Discover the stunning beaches in and around Cornwall
Advise our guests about the top ten best Cornish beaches? Easy, we thought, we can do that. But when we started thinking, we realised that narrowing Cornwall’s stunning coast down to just ten beaches was nigh-on impossible.
We managed eventually (by sneaking in a few other mentions…); so in no particular order, here are The Cornwall’s top ten Cornish beaches to add to your list when planning your holiday in Cornwall.
Porthminster Beach, St Ives
Porthminster is one of several beaches in St Ives. This sandy stretch has shallow waters for swimming (check the tide), and beautiful views across to the harbour. There are fabulous facilities, including take-aways, beach shops, lifeguards (high season) and one of West Cornwall’s best-located restaurants. It’s also just off the branch line station if you want to avoid parking in St Ives.
A National Trust-owned beach on The Lizard peninsula, Kynance Cove is famed for its crystal-clear waters and pale sands. It also has a café, where you can load up on calories before making the steep climb back up to the car park. While you’re on The Lizard, visit the beach at Gunwalloe, which you may recognise from BBC’s Poldark.
Another stunningly blue-and-gold beach, Porthcurno is way out west towards Land’s End. Find out about the beach’s role in global communications at the Porthcurno Telegraph Museum or walk up the steps from the sand to the famous Minack Theatre, where you can have a cream tea overlooking this beautiful beach.
Follow the coast path west to Porthgwarra cove (another note for Poldark fans: this is where The Swimming Scene was filmed) or east to pretty Mousehole.
We’re still in the west with a trip to Sennen. This long sweep of sand is popular with families and is a great surfing beach with lessons available. The village at the cove has shops, galleries and places to eat, including a pub. The car park can get busy at peak times, but there’s extra parking above the cove if you don’t mind a steep walk.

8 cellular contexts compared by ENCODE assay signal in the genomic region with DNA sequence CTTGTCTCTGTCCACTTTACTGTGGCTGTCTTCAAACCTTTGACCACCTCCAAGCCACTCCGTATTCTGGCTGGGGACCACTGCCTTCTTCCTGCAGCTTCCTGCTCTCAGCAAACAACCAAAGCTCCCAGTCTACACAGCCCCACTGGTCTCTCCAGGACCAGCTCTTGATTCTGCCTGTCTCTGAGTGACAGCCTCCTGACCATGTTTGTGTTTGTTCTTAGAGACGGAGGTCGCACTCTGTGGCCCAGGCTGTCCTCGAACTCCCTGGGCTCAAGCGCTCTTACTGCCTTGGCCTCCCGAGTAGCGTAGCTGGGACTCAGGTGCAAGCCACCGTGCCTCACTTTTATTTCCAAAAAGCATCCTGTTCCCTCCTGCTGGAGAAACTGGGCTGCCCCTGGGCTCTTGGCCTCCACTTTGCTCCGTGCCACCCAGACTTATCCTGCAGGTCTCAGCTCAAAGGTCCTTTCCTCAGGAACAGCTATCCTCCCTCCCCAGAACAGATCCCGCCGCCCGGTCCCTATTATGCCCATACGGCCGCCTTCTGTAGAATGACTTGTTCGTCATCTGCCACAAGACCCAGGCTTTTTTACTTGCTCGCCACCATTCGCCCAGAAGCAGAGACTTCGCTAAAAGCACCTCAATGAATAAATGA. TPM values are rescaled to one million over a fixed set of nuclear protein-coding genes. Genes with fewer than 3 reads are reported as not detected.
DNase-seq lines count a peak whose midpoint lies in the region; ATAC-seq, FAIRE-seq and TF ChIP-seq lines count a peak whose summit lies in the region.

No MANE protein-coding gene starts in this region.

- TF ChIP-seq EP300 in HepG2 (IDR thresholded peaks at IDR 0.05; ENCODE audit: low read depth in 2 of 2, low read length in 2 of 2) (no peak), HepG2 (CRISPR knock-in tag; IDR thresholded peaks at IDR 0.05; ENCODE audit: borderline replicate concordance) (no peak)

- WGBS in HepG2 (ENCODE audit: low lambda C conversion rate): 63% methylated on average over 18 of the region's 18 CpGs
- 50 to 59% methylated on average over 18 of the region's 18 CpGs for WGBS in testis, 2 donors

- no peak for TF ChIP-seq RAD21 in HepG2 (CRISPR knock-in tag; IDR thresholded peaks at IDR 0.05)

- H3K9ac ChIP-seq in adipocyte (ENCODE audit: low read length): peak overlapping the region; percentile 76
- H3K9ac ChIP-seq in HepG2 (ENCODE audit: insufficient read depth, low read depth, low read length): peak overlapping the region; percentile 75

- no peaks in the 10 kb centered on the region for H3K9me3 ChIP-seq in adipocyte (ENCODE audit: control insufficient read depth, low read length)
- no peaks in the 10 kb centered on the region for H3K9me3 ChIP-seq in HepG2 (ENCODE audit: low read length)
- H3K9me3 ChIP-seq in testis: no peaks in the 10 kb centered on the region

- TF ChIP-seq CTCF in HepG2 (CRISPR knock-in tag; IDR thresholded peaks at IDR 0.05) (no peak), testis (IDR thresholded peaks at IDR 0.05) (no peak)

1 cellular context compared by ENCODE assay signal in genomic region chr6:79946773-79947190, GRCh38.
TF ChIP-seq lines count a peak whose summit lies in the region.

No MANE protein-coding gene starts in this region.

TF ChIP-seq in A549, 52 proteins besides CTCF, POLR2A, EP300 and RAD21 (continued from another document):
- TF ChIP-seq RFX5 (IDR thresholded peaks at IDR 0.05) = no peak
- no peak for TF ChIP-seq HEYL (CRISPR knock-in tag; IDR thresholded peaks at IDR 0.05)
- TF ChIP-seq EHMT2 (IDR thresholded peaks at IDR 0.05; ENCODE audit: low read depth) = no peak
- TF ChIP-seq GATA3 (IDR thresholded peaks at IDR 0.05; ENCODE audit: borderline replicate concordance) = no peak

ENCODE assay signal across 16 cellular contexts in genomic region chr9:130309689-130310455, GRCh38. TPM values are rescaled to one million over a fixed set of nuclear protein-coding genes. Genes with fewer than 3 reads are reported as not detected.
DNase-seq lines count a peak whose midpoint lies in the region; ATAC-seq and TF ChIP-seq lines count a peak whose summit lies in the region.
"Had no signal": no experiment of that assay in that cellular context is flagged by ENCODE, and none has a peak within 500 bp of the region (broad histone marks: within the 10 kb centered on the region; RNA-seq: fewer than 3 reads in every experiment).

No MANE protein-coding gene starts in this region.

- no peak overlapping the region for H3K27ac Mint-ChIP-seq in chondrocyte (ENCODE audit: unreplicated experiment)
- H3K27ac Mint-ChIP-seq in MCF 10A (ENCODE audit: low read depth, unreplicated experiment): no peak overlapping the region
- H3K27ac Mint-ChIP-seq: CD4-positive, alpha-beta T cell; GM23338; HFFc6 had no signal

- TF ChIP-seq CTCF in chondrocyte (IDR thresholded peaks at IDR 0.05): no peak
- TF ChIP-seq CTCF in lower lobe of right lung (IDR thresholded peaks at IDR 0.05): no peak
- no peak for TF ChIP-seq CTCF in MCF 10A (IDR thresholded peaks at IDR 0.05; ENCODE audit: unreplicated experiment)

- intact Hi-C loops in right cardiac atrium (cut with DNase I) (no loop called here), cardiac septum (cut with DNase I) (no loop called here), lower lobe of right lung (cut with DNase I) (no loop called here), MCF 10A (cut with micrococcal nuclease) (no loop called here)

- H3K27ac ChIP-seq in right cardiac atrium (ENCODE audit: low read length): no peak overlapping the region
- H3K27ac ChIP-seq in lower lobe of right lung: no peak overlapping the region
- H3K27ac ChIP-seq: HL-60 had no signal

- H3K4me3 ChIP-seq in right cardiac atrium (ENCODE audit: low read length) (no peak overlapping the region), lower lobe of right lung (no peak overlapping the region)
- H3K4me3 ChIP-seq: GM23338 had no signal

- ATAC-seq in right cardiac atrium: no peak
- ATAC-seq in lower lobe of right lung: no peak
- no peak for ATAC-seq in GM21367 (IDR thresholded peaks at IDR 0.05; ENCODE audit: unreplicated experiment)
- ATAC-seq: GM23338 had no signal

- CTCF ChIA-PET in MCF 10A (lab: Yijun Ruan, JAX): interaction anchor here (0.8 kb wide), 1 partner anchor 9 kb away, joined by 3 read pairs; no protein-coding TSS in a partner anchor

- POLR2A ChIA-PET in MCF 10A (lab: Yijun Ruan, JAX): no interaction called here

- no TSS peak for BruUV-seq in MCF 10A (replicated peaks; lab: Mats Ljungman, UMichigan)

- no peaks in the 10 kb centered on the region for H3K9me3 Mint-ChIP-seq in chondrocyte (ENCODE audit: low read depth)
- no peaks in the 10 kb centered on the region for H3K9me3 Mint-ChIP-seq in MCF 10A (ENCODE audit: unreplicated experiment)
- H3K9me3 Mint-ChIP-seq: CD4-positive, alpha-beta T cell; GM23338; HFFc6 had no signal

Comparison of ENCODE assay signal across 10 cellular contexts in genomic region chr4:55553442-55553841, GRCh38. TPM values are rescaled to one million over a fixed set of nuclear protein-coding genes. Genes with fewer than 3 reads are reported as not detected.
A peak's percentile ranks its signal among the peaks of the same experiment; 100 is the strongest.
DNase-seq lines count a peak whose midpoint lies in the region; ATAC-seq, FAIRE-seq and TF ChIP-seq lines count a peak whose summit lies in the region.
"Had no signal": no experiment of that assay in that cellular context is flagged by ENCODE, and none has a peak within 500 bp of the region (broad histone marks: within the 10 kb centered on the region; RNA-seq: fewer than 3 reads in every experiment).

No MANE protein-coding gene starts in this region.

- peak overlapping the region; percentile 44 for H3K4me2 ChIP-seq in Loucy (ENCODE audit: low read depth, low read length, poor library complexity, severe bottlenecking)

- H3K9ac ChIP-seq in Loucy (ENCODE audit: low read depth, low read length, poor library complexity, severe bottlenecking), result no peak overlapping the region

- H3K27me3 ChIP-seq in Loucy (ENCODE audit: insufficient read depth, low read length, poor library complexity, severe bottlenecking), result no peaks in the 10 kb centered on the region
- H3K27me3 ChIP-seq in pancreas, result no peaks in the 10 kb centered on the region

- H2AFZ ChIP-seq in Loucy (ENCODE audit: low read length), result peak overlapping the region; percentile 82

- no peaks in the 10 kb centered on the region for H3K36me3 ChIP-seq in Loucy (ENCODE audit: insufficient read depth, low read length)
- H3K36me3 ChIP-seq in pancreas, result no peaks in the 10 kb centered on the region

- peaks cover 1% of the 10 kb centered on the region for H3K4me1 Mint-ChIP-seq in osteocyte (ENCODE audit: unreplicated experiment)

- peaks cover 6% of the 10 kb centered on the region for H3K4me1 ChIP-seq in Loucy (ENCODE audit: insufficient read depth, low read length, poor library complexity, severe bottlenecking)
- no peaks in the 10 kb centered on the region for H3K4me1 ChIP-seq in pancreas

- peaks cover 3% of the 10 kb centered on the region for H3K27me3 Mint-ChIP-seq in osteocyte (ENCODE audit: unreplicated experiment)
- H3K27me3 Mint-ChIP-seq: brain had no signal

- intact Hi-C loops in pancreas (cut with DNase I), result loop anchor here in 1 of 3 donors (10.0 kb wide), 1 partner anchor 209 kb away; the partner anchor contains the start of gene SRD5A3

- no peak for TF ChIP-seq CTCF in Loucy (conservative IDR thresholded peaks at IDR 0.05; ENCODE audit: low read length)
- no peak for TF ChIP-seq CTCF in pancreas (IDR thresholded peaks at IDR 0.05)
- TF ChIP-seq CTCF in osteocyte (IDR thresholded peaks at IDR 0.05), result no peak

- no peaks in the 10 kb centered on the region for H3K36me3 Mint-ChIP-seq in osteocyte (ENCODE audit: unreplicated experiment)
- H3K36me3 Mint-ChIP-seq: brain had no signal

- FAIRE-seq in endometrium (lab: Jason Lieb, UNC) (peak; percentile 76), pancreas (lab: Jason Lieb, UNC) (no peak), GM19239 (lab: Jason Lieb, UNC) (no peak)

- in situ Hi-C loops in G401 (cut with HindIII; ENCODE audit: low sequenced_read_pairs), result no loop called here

Hayle boasts “Three Miles of Golden Sands” on its A30 sign – and indeed it has. Park at the National Trust car park at Gwithian, and head east towards Godrevy lighthouse for rockpools and a seal colony, or west for sweeping sands. You can walk the whole stretch to Hayle town and grab a sustaining pasty from Philps. It’s an exploring beach rather than a swimming one – so you can always try Hayle’s Lido in the summer…
This large beach is near Padstow, and has a wonderful blend of sand, pebbles rockpools and dunes. It’s good for surfing and offers watersports. There’s a choice of beaches around Padstow, including St George’s Cove and Harbour Cove, which are a lovely walk along easy paths from the town. Catch the boat from Padstow to the beach at Rock, or Daymer Bay opposite Harbour Cove.
Fistral Beach, Newquay
Arguably the UK’s surfing capital and home of Boardmasters, Fistral is a large beach near Newquay. Book surf lessons here or shop at one of the many surf shops. It’s a lively beach, with a choice of places to eat and drink. If you’re not interested in surfing, this probably isn’t the beach for you: instead, try Great Western Beach in town.
We’re now a bit further up the county, near Port Isaac. Port Quin is a secluded cove owned by the National Trust. With few amenities save a car park, this is an unspoiled place where you can swim and scramble among the rocks. During the day, the kayakers and coasteering teams pass through; however in the evenings they melt away, leaving you to contemplate this quiet little former fishing post.
One of our lovely local beaches, Porthpean is popular with families and sailors (and seabirds). It’s sandy, with good swimming water, and rockpools to explore. There’s loos and a café, and there is a car park above the beach (although if you’re staying at The Cornwall, you may prefer to walk here). Take the coast path to Georgian harbour Charlestown, yet another Poldark location.
We couldn’t have a list without mentioning a beach in the famous Mounts Bay. Marazion is just east of Penzance and home to St Michael’s Mount. It’s a busy town with plenty of facilities, and the beach is large enough to take all the visitors who flock there in high season. Head around the coast to romantic Prussia Cove (narrow road alert) which is fantastic for snorkelling.
Did your favourite Cornish beach make the cut? At The Cornwall, we’re always interested in top tips from our guests that we can share with other visitors, so if you have any seaside recommendations, we’d love to hear from you.